Truck Drivers Strike as Tension Mounts at West Coast Ports

LOS ANGELES (Los Angeles Times/MCT) —

Some truck drivers who work at the ports of Los Angeles and Long Beach, Calif., walked off the job Thursday, organizers said, in a protest against two trucking firms they accuse of wage theft.

The job action — the fifth in about a year — comes amid rising tension between a powerful dockworkers union and multinational shipping lines, which are negotiating a new contract for some 20,000 workers on the West Coast.

It’s unclear if dockworkers will honor the truckers’ picket lines.

Truckers argue that they are improperly classified as independent contractors, leaving them with fewer workplace protections and lower pay than if they were company employees.

In July, they put down their picket lines after LA Mayor Eric Garcetti requested a “cooling-off” period. Protest organizers say the struck companies promised to allow all drivers back to work without retaliation.

But Thursday morning, organizers said drivers from two harbor-area firms, Total Transportation Services Inc. and Pacific 9 Transportation, went back on strike, alleging that the companies have since retaliated against them.

Drivers set up picket lines at company yards in Compton and Carson and will picket terminals if company trucks enter those locations, said Barb Maynard, a spokeswoman for the Teamsters Union, which is backing the drivers.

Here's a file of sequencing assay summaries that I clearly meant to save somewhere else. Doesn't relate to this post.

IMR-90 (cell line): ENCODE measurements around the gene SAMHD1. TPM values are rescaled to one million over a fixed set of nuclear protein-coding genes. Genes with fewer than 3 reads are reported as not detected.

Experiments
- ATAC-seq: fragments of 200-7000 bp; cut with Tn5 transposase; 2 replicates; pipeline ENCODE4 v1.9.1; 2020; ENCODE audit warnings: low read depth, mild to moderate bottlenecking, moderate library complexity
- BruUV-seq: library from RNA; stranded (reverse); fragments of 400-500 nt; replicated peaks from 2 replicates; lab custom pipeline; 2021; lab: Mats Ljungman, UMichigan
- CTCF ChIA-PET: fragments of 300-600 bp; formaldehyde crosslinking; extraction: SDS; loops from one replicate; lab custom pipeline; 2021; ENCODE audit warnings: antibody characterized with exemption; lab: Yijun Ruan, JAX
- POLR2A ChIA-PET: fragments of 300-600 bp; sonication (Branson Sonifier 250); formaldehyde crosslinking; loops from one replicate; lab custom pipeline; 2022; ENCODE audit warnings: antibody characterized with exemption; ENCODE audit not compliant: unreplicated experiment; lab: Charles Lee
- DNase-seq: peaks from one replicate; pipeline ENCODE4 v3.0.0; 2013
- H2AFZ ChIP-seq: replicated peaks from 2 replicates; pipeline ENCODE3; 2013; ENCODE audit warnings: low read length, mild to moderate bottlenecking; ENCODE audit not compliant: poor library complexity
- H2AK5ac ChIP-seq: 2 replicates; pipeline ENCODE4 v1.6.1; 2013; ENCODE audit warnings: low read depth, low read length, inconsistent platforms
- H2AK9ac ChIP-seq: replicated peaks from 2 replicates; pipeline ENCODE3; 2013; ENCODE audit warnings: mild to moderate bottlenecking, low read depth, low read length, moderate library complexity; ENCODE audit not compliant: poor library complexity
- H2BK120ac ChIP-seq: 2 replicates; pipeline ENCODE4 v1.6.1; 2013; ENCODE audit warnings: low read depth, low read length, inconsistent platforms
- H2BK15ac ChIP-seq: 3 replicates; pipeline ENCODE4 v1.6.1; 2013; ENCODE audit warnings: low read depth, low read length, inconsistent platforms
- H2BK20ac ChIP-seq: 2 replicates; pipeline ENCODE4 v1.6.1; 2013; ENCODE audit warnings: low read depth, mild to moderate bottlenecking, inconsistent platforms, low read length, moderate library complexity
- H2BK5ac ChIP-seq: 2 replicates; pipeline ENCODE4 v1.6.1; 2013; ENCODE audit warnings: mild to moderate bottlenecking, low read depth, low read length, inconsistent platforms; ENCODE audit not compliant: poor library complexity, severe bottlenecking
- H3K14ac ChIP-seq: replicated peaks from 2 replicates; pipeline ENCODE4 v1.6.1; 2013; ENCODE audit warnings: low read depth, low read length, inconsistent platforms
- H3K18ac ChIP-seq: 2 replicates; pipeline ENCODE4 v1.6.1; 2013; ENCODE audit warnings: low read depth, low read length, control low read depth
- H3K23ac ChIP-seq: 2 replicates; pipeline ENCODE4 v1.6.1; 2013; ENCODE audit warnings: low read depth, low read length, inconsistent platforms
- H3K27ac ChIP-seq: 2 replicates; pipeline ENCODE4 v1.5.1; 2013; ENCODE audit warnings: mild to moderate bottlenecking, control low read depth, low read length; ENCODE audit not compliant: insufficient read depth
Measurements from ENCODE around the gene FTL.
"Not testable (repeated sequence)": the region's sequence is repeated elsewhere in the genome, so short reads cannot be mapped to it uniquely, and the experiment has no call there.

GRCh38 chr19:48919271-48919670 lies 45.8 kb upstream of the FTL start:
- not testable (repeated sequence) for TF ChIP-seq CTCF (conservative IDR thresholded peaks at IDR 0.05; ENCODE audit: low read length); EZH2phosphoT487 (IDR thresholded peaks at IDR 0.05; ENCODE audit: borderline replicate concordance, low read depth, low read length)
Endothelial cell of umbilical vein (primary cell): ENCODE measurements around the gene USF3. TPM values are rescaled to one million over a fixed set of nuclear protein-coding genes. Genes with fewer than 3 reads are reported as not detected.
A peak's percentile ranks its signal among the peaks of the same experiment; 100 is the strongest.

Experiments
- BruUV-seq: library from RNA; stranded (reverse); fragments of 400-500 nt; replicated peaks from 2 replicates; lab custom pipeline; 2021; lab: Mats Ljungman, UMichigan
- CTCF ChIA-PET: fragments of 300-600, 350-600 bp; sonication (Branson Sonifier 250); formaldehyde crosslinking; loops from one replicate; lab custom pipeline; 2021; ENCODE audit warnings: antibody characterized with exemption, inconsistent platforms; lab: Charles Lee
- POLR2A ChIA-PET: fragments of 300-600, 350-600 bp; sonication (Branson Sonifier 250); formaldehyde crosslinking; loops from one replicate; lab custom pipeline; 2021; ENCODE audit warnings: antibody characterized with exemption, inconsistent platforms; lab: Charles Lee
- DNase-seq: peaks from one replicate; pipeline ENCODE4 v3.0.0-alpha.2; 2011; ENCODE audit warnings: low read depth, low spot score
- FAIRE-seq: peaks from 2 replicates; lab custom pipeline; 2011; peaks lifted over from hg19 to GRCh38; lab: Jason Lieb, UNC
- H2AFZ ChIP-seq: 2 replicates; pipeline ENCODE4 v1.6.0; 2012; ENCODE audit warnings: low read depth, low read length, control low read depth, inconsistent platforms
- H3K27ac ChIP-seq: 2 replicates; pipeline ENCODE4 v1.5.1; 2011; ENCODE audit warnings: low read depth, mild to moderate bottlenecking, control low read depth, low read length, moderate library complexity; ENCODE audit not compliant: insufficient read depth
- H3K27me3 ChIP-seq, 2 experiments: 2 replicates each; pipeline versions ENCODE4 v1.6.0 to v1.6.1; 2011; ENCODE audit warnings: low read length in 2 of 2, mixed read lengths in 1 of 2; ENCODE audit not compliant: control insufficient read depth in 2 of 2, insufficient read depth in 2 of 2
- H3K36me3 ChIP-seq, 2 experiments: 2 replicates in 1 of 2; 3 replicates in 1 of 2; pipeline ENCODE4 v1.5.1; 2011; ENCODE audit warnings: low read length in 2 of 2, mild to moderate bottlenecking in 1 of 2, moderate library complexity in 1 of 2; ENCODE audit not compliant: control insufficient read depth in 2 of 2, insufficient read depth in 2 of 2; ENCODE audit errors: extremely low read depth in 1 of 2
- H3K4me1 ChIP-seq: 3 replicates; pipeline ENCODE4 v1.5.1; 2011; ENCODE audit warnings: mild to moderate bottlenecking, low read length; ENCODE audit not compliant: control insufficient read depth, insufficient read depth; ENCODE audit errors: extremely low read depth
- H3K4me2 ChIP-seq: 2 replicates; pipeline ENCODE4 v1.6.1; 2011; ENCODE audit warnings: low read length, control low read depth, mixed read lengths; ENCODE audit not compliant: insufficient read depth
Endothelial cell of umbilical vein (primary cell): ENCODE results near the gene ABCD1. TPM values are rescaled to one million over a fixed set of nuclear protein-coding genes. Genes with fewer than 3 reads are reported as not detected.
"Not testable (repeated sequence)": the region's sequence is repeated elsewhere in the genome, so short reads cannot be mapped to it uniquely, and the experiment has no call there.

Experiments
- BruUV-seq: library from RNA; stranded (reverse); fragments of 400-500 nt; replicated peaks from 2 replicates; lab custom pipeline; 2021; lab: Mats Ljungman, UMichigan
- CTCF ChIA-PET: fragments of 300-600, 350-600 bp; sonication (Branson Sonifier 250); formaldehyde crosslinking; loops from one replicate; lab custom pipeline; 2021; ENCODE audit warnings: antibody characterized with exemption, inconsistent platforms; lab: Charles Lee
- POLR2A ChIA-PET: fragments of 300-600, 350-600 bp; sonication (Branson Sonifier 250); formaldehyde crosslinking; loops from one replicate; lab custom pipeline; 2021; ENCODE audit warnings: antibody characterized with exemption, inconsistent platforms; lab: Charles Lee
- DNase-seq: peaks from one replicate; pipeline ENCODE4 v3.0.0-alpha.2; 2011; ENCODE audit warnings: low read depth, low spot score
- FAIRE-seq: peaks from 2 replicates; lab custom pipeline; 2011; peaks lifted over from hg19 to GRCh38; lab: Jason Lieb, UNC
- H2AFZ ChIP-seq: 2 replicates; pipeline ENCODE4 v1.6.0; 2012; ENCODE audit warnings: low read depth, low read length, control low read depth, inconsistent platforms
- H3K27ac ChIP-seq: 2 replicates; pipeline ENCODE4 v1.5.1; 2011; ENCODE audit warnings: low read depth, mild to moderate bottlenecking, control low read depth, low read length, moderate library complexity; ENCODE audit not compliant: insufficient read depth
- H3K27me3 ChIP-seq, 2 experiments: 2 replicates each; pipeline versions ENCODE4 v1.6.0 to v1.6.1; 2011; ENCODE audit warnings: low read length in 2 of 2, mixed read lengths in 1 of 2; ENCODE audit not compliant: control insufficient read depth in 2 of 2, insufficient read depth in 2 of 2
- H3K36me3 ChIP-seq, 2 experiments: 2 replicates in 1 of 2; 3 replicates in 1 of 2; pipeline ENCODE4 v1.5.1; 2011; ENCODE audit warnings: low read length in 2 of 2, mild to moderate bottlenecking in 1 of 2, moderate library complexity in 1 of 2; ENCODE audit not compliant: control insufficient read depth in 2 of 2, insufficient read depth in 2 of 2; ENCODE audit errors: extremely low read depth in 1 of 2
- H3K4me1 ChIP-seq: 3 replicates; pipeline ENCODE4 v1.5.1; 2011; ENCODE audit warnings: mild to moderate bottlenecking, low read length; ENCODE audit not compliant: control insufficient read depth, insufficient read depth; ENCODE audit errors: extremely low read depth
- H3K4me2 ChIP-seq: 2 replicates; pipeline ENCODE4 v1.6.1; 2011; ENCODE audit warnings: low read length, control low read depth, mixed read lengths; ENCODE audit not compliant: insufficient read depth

Maynard said she did not know exactly how many truckers walked off the job.

The companies make up a small minority of the firms that serve both LA and Long Beach ports. There are 1,000 trucking companies registered to haul goods from both ports, said Port of Long Beach spokesman Art Wong.

Protesters targeted two terminals in Long Beach, but cargo there continued to flow normally, Wong said.

Port of Los Angeles spokesman Phillip Sanfield said protesters were at four LA terminals Thursday morning, but it was unclear if they had set up picket lines. Sanfield said there has been no disruption to the flow of cargo.

During the drivers’ last strike, in July, longshoremen honored the picket lines, closing four terminals at the LA and Long Beach ports.

An arbitrator, however, quickly ruled that the dockworkers’ contract didn’t allow them to leave the job in sympathy with the striking drivers, and the terminals reopened.

However, with no contract in place now, such a quick resolution isn’t available.

And tension between dockworkers and their terminal-operator employers has risen sharply since July.

The International Longshore and Warehouse Union and the Pacific Maritime Association, which represents employers, have lobbed public accusations against each other in the last week. The barbs have raised concerns that a lockout or strike could shut ports up and down the West Coast.

The public sniping, experts say, signals that both sides have grown frustrated and probably have come to an impasse at the negotiating table.

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